Virginia, developed by Variable State and published by 505 Games, is an interactive first-person dramatic storytelling game. The unsettling mystery thriller, with many similarities and inspiration from movies and shows like Twin Peaks and X-Files and games like Everybody's Gone To The Rapture, takes players into a 1992 Virginia town to solve a case involving a missing young boy. In FBI noir fashion, unravel the mystery and watch as a crazy plot unfolds before your eyes. You can buy the game on Steam or PlayStation Network for $9.99.
You'll play as the protagonist, Anne Tarver, a recently graduated FBI agent, who is sent to the town of Kingdom located in the state of Virginia. You'll be teamed up with your new special agent partner, Maria Halperin, and take on the case of the mysterious disappearance of a young boy, Lucas Fairfax, who's family has been settled in the town. It may sound like a routine missing child case, but the story plays out as anything but routine. With a supernatural undertone, you'll experience strange events in reality of the game world as well as the night time dreams Anne experiences. The psychological effect she will go through will play a role in how players interpret the story, as will as provide indications of the past and current events.
You will walk around as Anne in order to investigate different scenes and environments, but it does feel fairly linear in nature. You won't need to piece together numerous clues in an effort to decide your next plan of action, and you won't find multiple paths to progress the story. You won't find tons of objects to inspect or interact with, but as it is focused on a linear storytelling experience, it keeps you from picking up every little thing in hopes it's what you're intended to find. If you've played Gone Home you'll know how time-consuming all the interactions could be; Virginia avoids this.
As you progress through the story, you'll find that it almost pushes you through everything. In tribute to 90s shows and movies, cuts in the scenes in attempts for cinematic effect lead players to feel a little robbed of the actual playing part. At times when interacting with an object, and it's the significant one to the scene, you'll be jumped into a completely new scene or environment. Even at times when walking around you'll be jumped to slightly forwarded locations with little reason as to why you need to have the scene cut.
Sound and Graphics
The game features no form of voice acting, and a minimal amount of text support (mostly found on paperwork and documents you'll interact with throughout the scenes). Although the story isn't told through narration or voices, it does succeed at telling a great story as it allows much to be interpreted by the player. Just as written novels are treasured for an expansive and free imagination for scenes being described, this game provides freedom and imagination in regards to how the characters think and interact with one another due to the scenes and animations depicted. The supporting music is wonderful and efficient in its desire to set the tones. With soft orchestra rhythms that don't force the feelings the story makes you feel, and chilling music at the right times, it does well in helping provide a thematic and meaningful experience.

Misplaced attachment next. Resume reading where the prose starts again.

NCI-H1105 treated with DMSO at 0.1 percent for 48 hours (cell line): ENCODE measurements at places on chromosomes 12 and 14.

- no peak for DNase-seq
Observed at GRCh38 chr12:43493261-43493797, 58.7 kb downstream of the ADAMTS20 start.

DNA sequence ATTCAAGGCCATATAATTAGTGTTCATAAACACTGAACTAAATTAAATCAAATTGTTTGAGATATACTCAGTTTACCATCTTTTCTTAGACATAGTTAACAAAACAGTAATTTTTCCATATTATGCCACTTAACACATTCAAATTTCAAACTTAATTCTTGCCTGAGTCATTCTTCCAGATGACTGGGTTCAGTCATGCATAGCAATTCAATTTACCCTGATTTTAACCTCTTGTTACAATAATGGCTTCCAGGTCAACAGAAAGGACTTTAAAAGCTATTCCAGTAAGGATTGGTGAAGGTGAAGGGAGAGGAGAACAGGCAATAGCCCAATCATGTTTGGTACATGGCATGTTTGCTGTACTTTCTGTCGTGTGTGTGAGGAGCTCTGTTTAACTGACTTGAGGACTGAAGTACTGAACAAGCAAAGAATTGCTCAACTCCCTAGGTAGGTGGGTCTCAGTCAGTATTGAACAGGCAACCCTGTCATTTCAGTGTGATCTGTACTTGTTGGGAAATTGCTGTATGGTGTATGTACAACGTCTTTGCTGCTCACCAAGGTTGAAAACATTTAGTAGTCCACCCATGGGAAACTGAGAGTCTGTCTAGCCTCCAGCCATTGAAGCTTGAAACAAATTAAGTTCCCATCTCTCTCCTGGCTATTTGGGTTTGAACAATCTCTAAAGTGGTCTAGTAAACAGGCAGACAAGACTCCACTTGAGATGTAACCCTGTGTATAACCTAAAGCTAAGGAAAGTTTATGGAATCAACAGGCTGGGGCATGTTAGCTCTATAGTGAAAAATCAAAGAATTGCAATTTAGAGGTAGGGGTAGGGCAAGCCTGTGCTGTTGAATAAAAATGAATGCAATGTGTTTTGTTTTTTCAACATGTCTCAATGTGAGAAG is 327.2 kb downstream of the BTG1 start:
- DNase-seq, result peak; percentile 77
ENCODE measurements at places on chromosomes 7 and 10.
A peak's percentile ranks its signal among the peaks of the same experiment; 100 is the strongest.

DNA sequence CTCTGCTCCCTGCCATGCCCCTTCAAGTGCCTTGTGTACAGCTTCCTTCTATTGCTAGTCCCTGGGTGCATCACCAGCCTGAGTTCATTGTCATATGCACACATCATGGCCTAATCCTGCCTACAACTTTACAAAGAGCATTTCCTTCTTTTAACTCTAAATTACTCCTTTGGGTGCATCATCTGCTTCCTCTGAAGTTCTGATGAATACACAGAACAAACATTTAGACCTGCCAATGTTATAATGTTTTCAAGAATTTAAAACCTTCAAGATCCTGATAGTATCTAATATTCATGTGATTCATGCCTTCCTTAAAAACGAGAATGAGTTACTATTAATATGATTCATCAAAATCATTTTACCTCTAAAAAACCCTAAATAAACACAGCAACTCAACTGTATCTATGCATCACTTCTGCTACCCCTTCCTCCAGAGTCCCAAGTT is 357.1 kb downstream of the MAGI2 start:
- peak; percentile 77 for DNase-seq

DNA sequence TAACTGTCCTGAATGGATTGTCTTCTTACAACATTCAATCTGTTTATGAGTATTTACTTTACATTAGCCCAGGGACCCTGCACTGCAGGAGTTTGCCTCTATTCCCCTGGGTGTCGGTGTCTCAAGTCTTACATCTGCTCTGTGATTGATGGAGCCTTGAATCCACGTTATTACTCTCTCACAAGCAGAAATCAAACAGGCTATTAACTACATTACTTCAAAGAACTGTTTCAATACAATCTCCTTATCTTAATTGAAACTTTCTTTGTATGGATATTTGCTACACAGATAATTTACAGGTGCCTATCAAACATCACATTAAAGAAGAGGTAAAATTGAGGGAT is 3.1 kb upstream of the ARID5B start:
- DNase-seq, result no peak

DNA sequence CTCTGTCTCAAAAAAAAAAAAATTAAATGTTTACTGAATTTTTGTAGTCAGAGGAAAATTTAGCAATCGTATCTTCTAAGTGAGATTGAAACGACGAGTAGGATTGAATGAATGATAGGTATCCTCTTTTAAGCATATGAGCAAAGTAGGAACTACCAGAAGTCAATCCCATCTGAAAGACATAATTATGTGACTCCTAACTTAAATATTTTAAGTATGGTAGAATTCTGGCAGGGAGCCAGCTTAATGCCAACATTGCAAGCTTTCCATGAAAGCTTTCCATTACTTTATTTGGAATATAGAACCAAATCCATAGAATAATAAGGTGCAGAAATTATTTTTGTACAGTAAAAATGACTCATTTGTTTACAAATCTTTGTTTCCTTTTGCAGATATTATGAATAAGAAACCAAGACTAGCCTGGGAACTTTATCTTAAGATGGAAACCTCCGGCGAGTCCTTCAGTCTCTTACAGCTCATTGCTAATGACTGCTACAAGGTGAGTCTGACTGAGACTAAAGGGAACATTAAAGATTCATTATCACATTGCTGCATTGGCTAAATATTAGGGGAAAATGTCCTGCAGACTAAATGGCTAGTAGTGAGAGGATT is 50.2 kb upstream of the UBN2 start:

Graphics are very simple, as to not flood the environments and scenes with clutter, but some may find this debatably negative for the experience. This is not to say everything is bland or boring; the simplicity offers a sharp and bright visual. Characters are detailed enough to offer uniqueness amongst themselves, and the animations they make are significant to the story (you'll see some frown, look worrisome, angered, etc.). One extremely positive thing in regards to graphics I noticed was the way the lighting and shadowing worked; it doesn't look like pure lighting effects from actual light sources, and each object has a lighting/shadowing effect that makes it pop. When all these objects are placed together in the environments as they are, it offers a truly elegant scene to explore.
As a whole, Virginia offers a truly interesting adventure full of mystery and interpretation for players to enjoy. It tells a story similar to ones from the past that have found much success with fans but does so in a way unique to itself. The lack of narration or voice acting may be a little worrisome to those considering it for purchase, but as it is intentional by the developers, they have focused much attention on the other storytelling aspects like character animations and general depictions of the environments and scenes.
The game is not without its faults, though; it was pretty short to play through completely (my time clocked in somewhere near 2 hours). It prioritizes the story more so than the adventure of exploring with its pretty linear format. This will either hit or miss with players as I found it to be an excellent game in all, but can completely understand how others may find some frustration regarding the lack of true and deep gameplay.
|+ Great Storytelling||– Lacks some deeper exploration gameplay|
|+ Supporting soundtrack||– Cutscene editing is rough at first to understand|
|+ Interesting art/design choice||– Replay value is up for debate|
|+ Character animations are extremely well performed|